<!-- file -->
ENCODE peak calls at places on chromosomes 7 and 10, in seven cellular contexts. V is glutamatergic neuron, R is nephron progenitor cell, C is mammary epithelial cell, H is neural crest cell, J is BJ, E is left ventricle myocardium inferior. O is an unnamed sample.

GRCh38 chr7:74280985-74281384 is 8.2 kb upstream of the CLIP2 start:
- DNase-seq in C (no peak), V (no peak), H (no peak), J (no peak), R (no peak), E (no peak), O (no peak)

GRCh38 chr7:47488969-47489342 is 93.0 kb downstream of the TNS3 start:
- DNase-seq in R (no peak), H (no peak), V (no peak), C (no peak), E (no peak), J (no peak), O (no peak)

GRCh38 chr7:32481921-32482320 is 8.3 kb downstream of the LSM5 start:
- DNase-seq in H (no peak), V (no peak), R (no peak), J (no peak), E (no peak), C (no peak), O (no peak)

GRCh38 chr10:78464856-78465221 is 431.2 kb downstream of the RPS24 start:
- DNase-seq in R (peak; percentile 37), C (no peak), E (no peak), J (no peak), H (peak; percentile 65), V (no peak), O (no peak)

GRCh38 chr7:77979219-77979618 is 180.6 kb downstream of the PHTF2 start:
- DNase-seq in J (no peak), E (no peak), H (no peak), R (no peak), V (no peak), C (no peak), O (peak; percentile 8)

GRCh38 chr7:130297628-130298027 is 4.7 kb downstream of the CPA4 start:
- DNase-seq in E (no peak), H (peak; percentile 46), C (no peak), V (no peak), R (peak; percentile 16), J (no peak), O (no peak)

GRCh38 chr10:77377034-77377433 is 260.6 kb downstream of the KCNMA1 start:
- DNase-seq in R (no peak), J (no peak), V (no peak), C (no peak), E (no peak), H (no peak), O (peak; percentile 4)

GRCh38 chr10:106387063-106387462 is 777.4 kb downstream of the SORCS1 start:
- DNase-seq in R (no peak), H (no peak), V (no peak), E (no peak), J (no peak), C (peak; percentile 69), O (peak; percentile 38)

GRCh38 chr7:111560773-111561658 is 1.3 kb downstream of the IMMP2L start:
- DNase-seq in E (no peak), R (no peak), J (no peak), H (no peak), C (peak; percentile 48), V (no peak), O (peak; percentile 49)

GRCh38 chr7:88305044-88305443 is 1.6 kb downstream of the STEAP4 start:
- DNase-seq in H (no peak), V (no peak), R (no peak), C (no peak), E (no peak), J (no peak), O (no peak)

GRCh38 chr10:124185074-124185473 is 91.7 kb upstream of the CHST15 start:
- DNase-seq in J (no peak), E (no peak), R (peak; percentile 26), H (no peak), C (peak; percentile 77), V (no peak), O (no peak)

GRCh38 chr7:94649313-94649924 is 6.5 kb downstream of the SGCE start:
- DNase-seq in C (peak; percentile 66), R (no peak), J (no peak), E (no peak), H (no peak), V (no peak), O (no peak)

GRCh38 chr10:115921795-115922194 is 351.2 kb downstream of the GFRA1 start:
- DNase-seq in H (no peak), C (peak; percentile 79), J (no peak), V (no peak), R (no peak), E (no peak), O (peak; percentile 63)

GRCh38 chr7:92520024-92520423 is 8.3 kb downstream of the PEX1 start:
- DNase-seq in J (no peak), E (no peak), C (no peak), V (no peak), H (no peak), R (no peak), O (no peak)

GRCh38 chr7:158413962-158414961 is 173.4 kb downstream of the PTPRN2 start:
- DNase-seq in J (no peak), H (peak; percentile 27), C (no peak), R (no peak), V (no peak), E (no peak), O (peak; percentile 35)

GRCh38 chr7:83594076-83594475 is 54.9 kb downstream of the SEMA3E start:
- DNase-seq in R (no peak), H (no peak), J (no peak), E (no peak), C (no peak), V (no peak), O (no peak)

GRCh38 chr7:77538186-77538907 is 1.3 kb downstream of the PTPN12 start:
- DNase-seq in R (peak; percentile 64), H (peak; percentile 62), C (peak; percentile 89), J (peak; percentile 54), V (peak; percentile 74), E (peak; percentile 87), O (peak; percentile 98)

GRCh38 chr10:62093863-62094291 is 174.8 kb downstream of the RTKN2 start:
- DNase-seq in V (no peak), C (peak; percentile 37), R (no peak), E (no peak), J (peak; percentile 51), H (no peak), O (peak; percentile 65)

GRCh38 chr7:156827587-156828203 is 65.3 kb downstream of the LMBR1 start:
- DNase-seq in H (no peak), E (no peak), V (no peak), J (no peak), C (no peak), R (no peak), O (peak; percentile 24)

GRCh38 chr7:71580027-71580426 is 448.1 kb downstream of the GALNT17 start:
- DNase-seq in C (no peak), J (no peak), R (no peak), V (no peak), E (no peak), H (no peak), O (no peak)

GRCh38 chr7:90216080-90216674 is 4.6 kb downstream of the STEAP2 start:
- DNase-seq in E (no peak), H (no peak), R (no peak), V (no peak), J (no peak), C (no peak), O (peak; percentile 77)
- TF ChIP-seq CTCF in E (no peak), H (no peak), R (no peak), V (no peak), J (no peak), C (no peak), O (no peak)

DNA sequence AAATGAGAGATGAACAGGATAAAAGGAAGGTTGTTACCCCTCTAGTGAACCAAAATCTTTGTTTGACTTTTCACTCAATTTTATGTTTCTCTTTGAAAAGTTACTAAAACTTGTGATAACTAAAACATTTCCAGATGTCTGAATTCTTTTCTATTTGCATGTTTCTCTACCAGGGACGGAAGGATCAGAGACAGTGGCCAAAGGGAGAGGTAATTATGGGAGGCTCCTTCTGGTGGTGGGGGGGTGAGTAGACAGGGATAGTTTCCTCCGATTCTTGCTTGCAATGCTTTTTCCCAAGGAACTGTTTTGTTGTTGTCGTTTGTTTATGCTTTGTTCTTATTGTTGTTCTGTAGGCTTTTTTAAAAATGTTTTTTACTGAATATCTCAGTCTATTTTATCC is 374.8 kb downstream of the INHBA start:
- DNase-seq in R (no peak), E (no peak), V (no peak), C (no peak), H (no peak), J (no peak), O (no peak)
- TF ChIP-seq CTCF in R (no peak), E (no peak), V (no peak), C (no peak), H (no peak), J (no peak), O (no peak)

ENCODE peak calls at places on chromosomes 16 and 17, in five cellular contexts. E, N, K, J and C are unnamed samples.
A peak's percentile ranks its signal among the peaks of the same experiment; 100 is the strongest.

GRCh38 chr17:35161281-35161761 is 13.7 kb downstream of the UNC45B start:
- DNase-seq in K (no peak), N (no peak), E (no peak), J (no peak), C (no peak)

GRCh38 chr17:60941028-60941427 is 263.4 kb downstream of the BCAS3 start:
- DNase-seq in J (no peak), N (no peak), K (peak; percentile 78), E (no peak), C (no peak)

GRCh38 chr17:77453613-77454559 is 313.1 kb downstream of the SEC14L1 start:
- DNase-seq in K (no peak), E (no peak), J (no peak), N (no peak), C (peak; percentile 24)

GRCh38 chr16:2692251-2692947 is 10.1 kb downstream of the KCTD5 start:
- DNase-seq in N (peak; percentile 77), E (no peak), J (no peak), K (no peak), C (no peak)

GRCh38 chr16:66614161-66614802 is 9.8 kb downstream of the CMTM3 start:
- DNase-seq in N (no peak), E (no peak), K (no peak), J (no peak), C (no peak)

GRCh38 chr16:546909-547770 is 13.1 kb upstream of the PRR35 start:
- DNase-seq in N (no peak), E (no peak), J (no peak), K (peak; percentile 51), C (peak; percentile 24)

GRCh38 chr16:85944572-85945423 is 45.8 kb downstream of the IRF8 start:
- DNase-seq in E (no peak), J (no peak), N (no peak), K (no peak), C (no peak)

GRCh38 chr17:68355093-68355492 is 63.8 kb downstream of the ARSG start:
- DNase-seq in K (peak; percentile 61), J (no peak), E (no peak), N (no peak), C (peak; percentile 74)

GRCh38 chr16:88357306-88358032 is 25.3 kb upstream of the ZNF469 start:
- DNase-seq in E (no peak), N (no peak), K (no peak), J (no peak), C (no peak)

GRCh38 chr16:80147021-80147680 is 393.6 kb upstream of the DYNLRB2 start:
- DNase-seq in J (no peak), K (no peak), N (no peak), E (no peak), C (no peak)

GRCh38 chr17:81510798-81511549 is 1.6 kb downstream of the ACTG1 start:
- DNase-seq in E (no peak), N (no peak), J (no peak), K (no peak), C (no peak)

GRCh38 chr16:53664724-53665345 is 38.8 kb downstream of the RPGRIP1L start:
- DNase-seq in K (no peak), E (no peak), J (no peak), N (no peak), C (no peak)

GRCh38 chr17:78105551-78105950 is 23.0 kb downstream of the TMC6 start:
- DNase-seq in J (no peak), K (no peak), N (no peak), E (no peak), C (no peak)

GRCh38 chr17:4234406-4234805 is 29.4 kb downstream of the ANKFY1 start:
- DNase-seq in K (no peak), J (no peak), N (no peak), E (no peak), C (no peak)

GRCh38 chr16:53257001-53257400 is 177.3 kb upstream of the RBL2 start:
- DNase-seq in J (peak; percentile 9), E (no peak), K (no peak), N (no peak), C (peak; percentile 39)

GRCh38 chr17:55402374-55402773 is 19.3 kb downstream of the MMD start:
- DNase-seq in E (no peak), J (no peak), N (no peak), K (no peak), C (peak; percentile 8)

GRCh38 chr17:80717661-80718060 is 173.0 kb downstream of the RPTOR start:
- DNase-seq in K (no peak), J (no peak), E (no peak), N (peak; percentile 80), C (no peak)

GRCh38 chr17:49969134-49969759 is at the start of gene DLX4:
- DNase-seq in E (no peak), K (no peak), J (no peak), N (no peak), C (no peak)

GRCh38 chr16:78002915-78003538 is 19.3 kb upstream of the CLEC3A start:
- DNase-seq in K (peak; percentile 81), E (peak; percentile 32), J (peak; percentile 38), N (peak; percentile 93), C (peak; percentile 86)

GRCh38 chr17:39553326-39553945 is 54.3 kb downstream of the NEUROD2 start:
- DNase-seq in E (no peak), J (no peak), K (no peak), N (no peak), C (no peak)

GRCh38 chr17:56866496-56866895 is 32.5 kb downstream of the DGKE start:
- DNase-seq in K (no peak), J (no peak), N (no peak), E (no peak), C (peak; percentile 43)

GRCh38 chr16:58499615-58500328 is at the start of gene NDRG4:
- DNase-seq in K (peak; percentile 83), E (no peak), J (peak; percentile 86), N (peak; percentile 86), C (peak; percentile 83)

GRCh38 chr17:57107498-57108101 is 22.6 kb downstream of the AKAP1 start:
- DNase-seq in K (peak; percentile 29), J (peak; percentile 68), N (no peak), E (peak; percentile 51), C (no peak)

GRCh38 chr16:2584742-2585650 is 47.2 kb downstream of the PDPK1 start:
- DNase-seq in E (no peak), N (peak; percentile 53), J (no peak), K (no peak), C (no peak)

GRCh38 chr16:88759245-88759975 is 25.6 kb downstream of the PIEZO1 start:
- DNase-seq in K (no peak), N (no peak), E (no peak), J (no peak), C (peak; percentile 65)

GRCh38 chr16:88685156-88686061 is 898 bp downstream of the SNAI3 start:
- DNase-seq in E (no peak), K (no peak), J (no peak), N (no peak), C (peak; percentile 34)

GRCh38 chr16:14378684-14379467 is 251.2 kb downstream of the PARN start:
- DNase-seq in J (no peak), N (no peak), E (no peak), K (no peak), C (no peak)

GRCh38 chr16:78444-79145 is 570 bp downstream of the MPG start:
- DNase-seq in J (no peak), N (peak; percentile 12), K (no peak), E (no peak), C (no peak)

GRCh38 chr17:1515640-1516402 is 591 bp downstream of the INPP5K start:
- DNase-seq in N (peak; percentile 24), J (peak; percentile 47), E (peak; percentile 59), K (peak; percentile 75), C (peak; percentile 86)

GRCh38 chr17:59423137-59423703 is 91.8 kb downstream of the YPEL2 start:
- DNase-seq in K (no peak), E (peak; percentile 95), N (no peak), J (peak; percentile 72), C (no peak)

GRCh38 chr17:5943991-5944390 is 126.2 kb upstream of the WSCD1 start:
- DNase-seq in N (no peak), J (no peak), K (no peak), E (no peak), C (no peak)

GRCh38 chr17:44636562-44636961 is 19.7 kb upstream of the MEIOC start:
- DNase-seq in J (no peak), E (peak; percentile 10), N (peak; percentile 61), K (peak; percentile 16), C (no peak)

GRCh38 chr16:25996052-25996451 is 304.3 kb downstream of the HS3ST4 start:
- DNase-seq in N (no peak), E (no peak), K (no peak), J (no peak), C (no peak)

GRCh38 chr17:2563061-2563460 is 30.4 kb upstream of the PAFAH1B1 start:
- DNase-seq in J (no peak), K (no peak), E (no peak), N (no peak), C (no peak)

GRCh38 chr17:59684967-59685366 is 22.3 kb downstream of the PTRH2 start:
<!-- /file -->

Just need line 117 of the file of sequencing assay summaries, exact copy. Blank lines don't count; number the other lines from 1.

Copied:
- DNase-seq in J (no peak), K (no peak), E (no peak), N (no peak), C (no peak)